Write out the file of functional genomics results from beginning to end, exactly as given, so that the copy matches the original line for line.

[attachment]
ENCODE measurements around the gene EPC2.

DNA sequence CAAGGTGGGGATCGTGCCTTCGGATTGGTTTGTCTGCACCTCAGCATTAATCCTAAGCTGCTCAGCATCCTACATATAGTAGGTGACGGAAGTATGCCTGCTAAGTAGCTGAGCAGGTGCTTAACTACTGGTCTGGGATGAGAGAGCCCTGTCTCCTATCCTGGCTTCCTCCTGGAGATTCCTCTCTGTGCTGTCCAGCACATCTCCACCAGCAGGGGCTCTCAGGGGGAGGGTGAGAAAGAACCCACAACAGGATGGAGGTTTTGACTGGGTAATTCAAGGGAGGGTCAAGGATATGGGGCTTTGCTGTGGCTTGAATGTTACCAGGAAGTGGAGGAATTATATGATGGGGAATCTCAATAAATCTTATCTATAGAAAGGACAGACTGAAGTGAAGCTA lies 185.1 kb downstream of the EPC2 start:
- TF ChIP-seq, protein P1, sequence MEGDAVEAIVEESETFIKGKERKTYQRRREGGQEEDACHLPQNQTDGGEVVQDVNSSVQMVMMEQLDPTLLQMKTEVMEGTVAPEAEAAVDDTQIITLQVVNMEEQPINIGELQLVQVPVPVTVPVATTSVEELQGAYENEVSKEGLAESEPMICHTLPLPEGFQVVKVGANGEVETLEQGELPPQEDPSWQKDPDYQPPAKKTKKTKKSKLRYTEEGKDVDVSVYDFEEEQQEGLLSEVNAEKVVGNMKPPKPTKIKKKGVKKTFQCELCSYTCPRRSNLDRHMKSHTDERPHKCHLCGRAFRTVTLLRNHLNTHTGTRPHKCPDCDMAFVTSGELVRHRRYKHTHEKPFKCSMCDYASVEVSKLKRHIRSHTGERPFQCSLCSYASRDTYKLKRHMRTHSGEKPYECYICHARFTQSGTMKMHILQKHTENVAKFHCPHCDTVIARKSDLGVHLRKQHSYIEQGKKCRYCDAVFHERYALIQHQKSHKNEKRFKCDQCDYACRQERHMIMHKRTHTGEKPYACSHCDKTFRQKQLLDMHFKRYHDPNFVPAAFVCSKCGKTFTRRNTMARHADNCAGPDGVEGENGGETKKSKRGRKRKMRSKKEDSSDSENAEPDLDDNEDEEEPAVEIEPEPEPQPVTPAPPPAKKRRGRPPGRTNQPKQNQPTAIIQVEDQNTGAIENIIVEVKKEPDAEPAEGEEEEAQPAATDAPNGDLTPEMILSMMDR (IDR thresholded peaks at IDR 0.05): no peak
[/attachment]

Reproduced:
ENCODE measurements around the gene EPC2.

DNA sequence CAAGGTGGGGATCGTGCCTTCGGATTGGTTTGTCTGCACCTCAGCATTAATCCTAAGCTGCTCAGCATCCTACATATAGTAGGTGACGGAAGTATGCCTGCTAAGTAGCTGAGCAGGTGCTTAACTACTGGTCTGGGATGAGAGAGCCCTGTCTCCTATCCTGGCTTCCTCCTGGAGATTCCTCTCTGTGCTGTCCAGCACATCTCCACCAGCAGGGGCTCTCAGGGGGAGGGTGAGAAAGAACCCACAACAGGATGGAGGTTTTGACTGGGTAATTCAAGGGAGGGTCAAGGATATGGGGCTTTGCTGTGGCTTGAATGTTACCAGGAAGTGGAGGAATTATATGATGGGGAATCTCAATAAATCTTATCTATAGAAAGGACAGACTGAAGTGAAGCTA lies 185.1 kb downstream of the EPC2 start:
- TF ChIP-seq, protein P1, sequence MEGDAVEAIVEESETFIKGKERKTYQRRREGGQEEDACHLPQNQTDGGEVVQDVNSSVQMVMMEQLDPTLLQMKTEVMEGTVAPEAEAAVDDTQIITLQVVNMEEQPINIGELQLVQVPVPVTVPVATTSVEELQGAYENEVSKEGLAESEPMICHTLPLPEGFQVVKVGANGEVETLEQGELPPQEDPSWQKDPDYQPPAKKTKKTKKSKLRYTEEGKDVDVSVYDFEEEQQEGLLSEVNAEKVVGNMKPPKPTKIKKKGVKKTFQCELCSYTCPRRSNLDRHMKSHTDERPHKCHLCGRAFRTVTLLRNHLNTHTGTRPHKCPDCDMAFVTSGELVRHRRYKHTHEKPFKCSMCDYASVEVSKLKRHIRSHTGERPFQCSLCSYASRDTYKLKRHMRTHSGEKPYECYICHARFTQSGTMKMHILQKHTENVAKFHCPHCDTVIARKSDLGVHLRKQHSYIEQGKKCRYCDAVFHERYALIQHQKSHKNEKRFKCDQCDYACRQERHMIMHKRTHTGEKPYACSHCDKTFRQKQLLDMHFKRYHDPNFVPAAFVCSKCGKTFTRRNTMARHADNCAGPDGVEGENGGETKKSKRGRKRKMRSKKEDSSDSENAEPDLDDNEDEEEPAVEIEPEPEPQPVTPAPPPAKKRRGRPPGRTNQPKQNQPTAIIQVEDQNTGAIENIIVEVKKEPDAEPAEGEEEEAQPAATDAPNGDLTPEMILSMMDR (IDR thresholded peaks at IDR 0.05): no peak